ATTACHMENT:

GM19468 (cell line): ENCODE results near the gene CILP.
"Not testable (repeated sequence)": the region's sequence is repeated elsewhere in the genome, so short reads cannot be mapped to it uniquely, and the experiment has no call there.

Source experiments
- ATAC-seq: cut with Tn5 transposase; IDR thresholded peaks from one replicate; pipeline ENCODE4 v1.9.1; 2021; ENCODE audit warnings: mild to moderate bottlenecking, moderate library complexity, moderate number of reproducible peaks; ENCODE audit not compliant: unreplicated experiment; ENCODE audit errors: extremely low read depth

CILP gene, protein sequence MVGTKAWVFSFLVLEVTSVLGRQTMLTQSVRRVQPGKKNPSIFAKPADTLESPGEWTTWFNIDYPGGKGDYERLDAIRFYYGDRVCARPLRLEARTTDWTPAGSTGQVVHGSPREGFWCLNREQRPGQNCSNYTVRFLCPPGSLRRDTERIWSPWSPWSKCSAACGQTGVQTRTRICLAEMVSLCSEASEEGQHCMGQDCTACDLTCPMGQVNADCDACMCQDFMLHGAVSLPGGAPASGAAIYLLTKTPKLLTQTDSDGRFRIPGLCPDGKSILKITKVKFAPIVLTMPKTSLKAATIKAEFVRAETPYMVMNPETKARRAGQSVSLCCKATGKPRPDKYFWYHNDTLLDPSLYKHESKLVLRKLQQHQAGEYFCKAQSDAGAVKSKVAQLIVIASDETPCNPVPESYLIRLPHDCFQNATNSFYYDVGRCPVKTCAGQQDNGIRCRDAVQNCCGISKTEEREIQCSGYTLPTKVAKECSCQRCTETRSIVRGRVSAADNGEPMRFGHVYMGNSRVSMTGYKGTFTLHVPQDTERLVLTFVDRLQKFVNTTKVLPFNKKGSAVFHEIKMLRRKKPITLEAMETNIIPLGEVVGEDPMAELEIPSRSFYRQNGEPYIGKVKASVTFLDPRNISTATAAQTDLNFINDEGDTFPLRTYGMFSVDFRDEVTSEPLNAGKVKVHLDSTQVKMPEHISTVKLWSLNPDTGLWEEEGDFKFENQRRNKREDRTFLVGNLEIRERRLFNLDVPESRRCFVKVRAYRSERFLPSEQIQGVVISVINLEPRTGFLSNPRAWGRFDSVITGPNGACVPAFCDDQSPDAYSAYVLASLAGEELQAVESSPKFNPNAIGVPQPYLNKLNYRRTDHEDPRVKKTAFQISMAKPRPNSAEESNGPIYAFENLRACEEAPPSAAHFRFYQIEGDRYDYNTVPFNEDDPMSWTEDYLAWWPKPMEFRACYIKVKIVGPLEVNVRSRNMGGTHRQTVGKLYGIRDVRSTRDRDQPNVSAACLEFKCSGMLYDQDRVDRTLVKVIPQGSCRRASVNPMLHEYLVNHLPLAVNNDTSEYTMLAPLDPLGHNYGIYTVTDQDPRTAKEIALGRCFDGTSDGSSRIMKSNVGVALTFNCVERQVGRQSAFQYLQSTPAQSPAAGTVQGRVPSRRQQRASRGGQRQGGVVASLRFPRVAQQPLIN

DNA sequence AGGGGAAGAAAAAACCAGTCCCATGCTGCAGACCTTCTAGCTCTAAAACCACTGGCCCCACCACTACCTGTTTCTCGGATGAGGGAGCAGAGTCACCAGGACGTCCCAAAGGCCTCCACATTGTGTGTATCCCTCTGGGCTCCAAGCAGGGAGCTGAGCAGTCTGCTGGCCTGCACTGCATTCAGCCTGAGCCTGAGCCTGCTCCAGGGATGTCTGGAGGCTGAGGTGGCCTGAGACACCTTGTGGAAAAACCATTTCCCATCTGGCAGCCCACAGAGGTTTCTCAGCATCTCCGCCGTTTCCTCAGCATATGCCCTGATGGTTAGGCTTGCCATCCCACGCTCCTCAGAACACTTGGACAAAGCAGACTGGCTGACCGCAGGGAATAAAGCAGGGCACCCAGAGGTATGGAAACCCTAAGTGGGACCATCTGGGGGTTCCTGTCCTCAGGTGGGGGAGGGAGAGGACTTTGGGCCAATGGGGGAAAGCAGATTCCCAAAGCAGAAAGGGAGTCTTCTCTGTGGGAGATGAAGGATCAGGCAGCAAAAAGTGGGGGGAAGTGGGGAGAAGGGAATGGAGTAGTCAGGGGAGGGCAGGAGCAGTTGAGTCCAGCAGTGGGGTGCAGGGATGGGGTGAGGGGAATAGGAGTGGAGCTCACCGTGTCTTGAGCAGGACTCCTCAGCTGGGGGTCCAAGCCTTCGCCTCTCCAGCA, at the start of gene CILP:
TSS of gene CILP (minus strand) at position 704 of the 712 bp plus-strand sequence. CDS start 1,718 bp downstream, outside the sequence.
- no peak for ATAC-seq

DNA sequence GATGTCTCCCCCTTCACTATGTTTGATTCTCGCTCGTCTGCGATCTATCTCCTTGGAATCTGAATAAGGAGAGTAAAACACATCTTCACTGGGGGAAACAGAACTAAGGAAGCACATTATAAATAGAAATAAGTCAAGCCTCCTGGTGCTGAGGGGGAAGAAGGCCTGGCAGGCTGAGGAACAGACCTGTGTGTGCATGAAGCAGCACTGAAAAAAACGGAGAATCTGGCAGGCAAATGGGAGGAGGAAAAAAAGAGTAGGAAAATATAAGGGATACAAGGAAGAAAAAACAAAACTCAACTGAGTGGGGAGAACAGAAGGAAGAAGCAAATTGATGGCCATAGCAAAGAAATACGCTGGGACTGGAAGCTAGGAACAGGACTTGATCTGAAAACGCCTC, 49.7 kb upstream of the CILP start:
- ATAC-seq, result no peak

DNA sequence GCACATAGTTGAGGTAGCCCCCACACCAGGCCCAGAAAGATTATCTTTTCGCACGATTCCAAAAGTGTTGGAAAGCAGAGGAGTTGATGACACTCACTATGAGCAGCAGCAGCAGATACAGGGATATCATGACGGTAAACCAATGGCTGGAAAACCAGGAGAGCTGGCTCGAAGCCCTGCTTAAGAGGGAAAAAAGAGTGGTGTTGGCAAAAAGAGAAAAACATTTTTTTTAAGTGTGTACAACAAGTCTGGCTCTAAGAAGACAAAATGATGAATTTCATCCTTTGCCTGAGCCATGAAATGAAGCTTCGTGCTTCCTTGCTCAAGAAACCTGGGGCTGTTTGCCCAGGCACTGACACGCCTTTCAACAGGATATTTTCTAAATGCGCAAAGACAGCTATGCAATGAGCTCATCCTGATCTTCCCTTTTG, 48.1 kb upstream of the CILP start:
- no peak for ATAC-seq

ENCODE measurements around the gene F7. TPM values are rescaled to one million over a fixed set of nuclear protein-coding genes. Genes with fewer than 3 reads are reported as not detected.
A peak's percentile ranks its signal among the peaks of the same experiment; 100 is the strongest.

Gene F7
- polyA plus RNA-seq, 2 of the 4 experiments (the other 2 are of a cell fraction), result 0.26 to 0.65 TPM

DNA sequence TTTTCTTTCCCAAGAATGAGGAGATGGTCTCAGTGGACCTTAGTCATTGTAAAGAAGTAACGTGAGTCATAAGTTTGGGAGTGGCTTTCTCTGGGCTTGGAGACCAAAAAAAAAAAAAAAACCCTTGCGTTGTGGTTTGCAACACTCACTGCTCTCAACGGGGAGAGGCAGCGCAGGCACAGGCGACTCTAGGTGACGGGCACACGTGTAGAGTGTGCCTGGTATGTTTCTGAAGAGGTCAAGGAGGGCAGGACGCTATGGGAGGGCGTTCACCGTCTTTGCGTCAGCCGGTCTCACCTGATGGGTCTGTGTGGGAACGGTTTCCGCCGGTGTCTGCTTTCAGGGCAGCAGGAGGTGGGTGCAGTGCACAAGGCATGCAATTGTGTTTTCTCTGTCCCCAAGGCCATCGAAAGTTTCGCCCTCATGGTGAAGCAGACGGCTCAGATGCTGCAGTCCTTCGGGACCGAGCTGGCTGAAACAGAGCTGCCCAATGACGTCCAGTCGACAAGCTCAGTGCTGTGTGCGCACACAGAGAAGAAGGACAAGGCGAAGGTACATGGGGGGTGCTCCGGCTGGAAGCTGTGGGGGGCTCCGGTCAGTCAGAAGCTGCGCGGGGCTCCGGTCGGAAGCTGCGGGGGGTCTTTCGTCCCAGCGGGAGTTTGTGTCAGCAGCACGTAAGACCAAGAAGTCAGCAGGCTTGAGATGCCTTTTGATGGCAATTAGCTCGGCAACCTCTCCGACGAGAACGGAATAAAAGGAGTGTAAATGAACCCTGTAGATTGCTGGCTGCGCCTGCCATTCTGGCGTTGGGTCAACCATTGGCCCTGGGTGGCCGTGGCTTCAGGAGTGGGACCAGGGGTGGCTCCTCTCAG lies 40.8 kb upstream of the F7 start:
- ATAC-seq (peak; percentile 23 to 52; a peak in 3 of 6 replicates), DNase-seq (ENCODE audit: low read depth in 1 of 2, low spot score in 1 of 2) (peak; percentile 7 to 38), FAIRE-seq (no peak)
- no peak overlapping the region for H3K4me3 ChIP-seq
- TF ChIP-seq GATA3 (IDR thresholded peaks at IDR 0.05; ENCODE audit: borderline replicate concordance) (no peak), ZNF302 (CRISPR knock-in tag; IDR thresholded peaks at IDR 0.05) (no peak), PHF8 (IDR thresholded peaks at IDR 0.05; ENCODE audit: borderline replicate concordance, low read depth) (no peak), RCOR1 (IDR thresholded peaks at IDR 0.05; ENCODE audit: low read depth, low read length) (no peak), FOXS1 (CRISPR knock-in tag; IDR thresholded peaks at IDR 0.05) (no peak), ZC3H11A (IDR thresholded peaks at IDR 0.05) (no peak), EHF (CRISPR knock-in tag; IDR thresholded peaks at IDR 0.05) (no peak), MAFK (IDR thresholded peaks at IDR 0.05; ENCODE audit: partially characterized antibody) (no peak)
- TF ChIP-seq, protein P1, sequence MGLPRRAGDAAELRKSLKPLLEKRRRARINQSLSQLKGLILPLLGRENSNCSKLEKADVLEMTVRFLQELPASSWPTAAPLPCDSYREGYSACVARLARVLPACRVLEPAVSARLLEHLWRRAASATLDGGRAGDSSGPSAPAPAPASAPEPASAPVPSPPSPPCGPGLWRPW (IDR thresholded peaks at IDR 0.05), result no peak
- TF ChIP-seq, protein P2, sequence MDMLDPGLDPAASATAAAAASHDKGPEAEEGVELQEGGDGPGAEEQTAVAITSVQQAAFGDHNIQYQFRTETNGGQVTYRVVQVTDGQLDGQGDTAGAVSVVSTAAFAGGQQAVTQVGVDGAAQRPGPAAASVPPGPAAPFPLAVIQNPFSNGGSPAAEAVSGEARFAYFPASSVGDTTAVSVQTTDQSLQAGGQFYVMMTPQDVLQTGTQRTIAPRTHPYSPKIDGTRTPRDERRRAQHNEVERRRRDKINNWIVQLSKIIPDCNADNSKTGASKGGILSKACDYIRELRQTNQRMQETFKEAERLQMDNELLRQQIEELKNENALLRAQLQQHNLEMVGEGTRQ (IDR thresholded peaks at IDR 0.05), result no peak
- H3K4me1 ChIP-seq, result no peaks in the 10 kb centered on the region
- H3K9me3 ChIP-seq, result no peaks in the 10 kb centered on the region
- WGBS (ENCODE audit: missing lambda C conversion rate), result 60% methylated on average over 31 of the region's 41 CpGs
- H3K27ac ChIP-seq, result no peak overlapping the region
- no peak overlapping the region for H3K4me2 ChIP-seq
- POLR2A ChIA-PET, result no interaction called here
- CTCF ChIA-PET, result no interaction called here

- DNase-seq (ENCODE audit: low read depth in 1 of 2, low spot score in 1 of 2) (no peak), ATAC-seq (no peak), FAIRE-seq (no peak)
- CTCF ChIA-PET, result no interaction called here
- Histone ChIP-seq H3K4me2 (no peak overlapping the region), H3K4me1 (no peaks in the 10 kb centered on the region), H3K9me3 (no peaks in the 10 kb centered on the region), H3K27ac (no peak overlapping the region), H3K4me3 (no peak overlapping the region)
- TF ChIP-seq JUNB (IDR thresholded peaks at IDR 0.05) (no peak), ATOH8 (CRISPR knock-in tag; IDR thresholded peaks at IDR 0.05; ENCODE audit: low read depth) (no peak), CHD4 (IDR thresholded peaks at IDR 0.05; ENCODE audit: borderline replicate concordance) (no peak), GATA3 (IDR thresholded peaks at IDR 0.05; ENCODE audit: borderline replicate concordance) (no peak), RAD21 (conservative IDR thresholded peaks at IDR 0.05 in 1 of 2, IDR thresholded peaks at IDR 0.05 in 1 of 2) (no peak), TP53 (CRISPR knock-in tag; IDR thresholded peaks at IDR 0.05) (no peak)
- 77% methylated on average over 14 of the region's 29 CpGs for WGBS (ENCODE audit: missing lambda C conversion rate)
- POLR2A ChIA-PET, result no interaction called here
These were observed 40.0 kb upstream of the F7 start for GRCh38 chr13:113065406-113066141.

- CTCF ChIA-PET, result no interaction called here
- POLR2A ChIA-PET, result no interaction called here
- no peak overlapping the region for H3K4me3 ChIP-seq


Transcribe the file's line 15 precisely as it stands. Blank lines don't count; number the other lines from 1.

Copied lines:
Gene F7